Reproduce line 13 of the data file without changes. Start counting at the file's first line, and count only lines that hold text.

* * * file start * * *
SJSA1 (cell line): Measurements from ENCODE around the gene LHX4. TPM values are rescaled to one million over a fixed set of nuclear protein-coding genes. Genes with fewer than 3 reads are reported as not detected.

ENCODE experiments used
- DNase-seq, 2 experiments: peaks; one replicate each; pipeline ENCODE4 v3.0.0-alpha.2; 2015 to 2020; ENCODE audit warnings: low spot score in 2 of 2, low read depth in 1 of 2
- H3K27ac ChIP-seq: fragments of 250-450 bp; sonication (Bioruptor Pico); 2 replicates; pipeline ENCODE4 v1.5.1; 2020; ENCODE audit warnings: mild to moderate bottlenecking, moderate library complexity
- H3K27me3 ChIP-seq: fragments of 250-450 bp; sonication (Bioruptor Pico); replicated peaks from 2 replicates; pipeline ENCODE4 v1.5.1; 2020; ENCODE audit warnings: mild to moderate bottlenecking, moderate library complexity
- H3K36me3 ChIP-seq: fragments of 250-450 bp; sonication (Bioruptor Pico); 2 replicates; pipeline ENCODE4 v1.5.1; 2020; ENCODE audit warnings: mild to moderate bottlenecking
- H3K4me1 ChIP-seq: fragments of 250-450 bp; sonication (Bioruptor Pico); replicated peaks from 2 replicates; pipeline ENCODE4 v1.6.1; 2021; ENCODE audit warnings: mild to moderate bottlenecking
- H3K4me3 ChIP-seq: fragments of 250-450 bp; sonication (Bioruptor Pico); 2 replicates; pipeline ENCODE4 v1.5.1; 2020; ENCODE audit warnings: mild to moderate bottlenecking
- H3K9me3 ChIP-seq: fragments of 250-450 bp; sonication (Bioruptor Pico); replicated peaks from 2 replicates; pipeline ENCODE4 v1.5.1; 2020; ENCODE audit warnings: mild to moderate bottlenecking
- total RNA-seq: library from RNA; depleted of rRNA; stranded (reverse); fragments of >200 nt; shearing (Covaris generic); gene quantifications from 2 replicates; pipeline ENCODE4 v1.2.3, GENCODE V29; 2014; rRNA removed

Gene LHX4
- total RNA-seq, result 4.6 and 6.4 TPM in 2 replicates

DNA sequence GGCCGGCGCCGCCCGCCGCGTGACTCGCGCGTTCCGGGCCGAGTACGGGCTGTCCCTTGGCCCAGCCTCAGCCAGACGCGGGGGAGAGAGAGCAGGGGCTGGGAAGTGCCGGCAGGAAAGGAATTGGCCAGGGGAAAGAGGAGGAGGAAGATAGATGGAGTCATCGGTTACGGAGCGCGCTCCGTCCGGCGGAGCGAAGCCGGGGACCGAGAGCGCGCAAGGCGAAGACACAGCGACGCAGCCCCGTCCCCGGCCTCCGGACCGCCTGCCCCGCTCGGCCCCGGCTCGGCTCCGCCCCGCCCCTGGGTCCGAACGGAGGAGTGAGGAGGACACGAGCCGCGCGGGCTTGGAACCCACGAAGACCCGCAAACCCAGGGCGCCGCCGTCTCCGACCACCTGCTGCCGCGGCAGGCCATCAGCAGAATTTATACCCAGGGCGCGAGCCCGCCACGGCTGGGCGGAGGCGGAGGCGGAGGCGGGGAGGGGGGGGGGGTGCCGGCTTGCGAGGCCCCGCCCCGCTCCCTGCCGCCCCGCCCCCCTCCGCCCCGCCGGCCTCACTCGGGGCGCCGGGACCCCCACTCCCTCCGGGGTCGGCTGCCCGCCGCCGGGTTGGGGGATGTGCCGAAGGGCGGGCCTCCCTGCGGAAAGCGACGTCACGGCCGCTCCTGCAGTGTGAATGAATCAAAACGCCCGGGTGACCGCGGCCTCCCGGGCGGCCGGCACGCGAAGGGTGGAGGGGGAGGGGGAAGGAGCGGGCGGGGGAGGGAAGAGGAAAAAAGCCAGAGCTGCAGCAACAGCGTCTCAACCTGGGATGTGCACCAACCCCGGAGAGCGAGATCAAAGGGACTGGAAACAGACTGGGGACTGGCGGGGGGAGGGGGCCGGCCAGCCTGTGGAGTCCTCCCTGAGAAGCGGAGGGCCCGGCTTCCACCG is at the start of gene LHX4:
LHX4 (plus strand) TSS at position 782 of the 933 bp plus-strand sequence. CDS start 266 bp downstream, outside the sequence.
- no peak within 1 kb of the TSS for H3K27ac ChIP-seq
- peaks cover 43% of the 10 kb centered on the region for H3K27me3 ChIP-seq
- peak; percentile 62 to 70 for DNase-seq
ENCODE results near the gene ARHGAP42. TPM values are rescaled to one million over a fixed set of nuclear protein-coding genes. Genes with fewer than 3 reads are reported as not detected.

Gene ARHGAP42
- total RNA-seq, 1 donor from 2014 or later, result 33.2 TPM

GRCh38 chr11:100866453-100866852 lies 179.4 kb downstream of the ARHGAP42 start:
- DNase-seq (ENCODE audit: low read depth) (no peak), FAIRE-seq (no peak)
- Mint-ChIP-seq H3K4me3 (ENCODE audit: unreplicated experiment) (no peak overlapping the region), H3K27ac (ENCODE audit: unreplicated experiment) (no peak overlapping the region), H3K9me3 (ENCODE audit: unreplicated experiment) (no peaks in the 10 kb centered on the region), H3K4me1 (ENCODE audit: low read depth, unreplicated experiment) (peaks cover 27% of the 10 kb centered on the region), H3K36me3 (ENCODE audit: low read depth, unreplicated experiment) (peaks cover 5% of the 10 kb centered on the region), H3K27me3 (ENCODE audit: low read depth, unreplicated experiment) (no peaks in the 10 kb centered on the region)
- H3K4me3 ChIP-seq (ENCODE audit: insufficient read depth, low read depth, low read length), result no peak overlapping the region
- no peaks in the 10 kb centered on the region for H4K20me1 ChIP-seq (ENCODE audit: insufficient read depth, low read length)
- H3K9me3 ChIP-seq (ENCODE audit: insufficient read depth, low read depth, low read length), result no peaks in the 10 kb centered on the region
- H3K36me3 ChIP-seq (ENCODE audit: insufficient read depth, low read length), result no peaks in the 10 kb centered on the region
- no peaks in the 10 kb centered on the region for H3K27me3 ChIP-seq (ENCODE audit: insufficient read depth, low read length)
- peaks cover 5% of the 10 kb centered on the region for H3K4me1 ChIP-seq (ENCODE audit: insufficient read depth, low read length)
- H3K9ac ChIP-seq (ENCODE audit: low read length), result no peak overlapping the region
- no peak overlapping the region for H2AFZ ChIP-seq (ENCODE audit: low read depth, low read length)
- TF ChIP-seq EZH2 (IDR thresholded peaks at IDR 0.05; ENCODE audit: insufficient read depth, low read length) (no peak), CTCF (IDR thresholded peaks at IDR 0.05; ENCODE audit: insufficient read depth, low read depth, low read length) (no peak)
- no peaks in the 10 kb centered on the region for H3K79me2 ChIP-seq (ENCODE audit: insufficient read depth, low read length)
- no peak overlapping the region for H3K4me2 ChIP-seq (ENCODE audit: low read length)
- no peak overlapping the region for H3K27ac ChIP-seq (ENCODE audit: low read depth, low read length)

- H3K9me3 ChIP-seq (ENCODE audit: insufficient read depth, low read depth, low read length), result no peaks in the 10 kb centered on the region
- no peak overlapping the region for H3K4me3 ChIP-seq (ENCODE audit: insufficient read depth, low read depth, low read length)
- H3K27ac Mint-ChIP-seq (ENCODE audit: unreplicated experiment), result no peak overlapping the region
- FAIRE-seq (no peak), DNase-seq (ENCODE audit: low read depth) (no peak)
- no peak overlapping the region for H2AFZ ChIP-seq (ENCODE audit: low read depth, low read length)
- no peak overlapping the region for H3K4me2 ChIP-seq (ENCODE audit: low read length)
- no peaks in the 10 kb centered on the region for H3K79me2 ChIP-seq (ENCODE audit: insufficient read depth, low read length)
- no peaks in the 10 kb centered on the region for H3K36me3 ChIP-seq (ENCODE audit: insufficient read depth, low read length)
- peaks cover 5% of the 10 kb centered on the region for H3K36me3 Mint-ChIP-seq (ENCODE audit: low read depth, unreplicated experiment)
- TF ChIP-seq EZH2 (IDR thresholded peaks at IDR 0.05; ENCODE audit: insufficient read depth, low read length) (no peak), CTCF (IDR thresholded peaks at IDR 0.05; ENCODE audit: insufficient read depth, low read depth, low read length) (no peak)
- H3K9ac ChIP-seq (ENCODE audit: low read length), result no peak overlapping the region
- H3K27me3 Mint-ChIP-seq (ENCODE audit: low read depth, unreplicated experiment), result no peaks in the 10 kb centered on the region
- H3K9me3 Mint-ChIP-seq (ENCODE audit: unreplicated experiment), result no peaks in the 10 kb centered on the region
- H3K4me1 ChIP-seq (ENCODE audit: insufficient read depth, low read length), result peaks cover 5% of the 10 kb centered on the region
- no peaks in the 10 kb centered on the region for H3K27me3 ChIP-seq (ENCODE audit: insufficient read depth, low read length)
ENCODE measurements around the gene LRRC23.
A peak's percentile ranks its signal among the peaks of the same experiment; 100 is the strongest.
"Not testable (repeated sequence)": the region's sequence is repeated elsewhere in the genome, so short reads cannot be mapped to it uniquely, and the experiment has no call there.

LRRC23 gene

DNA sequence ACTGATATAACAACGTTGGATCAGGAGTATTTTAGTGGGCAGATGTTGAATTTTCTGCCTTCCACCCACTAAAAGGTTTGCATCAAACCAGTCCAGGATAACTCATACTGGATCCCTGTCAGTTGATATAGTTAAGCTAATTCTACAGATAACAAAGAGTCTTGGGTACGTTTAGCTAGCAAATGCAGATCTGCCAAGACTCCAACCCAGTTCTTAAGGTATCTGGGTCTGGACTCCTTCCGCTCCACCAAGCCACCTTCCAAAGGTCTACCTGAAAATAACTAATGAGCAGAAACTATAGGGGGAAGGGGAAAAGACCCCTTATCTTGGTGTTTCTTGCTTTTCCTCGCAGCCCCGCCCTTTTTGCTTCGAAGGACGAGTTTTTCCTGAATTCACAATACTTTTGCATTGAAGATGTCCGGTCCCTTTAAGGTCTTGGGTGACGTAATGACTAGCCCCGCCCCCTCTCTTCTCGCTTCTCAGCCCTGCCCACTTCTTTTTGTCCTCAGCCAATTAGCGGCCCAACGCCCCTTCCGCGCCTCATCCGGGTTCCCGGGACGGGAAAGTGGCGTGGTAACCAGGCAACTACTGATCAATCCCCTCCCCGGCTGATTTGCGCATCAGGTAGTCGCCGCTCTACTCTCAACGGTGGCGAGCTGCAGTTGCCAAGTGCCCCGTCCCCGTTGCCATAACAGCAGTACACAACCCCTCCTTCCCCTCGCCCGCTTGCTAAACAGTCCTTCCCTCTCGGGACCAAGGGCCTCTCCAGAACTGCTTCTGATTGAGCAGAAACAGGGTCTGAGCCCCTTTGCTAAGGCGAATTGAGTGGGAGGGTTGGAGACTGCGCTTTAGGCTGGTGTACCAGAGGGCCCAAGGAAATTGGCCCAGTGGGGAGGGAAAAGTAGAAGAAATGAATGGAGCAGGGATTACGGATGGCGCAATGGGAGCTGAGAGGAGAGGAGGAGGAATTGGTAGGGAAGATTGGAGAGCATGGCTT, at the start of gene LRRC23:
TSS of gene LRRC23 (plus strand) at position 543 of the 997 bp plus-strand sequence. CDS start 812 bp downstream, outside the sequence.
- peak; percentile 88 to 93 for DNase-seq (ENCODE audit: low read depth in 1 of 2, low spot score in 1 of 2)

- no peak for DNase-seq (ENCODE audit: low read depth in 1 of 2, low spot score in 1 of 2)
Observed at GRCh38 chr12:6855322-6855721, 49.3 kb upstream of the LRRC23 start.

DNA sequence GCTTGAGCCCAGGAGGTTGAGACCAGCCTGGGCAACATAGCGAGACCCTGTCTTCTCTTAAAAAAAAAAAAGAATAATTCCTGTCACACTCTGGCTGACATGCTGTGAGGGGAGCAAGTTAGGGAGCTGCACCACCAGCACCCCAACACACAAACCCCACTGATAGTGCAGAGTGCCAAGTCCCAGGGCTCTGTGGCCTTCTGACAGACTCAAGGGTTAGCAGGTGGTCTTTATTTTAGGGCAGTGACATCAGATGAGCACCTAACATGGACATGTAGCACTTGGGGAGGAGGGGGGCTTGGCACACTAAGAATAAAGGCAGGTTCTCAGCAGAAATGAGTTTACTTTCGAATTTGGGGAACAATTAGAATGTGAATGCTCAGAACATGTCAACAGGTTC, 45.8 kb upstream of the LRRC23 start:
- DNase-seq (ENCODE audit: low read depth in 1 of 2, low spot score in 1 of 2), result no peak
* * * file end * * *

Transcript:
DNA sequence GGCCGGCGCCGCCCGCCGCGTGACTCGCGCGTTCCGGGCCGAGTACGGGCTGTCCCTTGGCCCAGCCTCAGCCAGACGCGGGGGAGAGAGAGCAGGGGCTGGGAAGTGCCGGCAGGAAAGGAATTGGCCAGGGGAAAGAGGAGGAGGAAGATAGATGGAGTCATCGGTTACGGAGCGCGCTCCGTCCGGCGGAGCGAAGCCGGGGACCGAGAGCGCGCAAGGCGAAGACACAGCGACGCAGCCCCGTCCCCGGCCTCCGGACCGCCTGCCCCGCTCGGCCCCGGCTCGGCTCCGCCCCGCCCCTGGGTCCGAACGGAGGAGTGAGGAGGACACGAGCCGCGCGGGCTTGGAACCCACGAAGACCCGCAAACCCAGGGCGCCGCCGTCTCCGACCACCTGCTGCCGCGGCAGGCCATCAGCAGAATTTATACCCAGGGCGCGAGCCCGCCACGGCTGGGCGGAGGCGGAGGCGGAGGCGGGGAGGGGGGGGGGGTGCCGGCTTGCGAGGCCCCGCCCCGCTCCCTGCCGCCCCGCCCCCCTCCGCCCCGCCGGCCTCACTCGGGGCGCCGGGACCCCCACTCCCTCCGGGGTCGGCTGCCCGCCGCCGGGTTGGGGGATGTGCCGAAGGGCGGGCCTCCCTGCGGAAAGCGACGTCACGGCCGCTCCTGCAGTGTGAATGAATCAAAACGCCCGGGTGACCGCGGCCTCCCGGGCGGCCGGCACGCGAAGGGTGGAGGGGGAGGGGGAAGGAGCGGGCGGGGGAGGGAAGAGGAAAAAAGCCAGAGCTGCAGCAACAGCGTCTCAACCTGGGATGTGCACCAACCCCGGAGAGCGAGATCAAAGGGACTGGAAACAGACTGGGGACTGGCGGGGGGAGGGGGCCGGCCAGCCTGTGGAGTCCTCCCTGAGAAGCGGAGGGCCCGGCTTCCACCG is at the start of gene LHX4: